Jesse Thistle

Jesse Thistle is a Métis-Cree-Scot Ph.D. Candidate in the History program at York University in Toronto. He also teaches there as an assistant professor. His work focuses on theories of intergenerational and historic trauma of the Métis people. This work, which involves reflections on his own previous struggles with addiction and homelessness, has been recognized as having a profound impact on both the scholarly community and the greater public.

Thistle’s historical research is based on the stories and experiences of his family and ancestors. His mother, Blanche Morissette, is Métis-Cree and was a member of the Park Valley Road Allowance community in Big River, Saskatchewan. Thistle’s maternal great grandmother, Marianne Ledoux Morissette, was present at, and supported, the Métis Resistance in 1885 during the Battle of Batoche.

Thistle is married to Lucie Pekarek-Thistle and lives in Toronto. In 2017, he was the Resident Scholar of Indigenous Homelessness at the Canadian Observatory on Homelessness where he drafted the National Definition of Indigenous Homelessness in Canada. Currently, Thistle also sits on the executive board of Raising the Roof homeless foundation and the Canadian Alliance to End Homelessness.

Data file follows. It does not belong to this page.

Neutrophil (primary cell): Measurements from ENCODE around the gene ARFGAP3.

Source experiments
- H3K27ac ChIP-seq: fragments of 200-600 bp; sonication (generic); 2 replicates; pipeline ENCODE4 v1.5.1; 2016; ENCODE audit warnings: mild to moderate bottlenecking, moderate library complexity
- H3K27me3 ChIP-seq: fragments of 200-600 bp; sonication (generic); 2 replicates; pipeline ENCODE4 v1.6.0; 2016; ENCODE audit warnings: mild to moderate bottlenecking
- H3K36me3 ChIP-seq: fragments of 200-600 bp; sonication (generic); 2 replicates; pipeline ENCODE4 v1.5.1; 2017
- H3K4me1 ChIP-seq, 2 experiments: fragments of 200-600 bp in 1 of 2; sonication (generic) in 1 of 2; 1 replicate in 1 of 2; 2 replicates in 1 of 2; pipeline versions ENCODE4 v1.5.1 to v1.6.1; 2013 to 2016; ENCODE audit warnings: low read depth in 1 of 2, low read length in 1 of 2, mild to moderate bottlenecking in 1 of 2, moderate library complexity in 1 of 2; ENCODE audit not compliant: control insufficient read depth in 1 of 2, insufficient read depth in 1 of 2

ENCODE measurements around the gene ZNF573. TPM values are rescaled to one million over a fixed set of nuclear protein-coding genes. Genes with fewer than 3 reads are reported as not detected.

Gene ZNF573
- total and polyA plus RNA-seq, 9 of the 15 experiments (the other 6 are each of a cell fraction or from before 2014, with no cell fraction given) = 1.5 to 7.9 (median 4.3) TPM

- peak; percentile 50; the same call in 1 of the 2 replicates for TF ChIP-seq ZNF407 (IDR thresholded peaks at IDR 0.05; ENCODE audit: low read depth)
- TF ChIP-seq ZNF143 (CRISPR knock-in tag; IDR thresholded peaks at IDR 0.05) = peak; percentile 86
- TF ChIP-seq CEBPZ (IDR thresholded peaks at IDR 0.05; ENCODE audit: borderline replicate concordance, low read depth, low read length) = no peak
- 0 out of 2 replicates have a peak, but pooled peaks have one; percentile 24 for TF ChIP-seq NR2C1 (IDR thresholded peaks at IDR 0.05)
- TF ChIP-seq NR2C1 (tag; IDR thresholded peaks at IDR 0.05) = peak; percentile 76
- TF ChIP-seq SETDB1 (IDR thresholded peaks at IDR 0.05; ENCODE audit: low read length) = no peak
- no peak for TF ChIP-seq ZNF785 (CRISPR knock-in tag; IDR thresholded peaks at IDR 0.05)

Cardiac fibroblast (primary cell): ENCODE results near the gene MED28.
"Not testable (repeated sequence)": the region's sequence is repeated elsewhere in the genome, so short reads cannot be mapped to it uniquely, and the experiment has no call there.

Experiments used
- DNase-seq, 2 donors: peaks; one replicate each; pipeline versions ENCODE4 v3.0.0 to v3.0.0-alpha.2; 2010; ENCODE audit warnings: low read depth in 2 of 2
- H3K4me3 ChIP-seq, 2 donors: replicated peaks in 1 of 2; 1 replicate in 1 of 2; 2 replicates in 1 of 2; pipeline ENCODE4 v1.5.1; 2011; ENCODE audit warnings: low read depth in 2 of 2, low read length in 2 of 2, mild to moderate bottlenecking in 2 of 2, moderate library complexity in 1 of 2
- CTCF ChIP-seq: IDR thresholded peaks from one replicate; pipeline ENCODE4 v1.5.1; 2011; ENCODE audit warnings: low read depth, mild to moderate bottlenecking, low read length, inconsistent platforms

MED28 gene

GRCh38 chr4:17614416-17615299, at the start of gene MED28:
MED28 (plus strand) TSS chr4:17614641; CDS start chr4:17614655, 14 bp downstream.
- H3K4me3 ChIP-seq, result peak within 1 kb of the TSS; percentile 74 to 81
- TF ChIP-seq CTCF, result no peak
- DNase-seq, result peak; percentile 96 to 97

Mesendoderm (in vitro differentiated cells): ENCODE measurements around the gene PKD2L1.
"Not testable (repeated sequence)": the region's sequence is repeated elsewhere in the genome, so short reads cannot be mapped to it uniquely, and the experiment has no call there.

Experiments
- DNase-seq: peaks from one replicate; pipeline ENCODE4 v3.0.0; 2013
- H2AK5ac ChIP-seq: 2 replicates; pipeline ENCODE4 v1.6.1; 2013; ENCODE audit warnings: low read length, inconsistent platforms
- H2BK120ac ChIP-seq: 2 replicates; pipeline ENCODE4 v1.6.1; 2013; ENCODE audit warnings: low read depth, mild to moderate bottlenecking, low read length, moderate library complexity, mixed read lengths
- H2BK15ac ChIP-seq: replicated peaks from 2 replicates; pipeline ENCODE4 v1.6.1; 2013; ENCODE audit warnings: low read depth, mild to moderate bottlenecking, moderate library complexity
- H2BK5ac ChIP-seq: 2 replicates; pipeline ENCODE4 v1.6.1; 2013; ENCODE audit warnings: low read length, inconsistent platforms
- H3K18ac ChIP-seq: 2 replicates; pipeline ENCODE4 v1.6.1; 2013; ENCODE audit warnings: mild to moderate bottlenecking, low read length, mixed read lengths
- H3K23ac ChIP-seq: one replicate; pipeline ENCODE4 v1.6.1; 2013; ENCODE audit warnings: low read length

Contact Information:

Publications (2010-2021):

Thistle, Jesse. From the Ashes: My Story of Being Métis, Homeless, and Finding My Way. Simon & Schuster Canadaed. Toronto, Ontario: Simon & Schuster Canada, 2019.

Podruchny, Carolyn, Jesse Thistle, and Elizabeth Jameson. “Women on the Margins of Imperial Plots: Farming on Borrowed Land.” Journal of the Canadian Historical Association 29, no. 1 (2018): 158–81.

Thistle, Jesse, L. Sandberg and Martha Steigman Anders. “‘But Where Am I?’: Reflections on Digital Activism Promoting Indigenous People’s Presence in a Canadian Heritage Village.” In Methodological Challenges in Nature-Culture and Environmental History Research, eds. Jocelyn Thorpe, Stephanie Rutherford and Anders L. Sandberg. London: Earthscan-Rutledge, 2017.

Thistle, Jesse A. “We are children of the river: Toronto’s Lost Metis History,” YOUR Review, no. 3 (2017): 1-12.

Thistle, Jesse and Carolyn Podruchny. “A Geography of Blood: Uncovering the Hidden Histories of Metis People in Canada.” In Spaces of Difference: Cohabitation and Conflict: Conference Proceedings of the International Research Training Group (IRTG) Conference, eds. Ursula Lehmkuhl and Laurence McFalls. New York: Waxmann, 2016.

Thistle, Jesse. “The 1885 Northwest Resistance: Causes to the Conflict.” HPS History and Political Science Journal 3 (2014).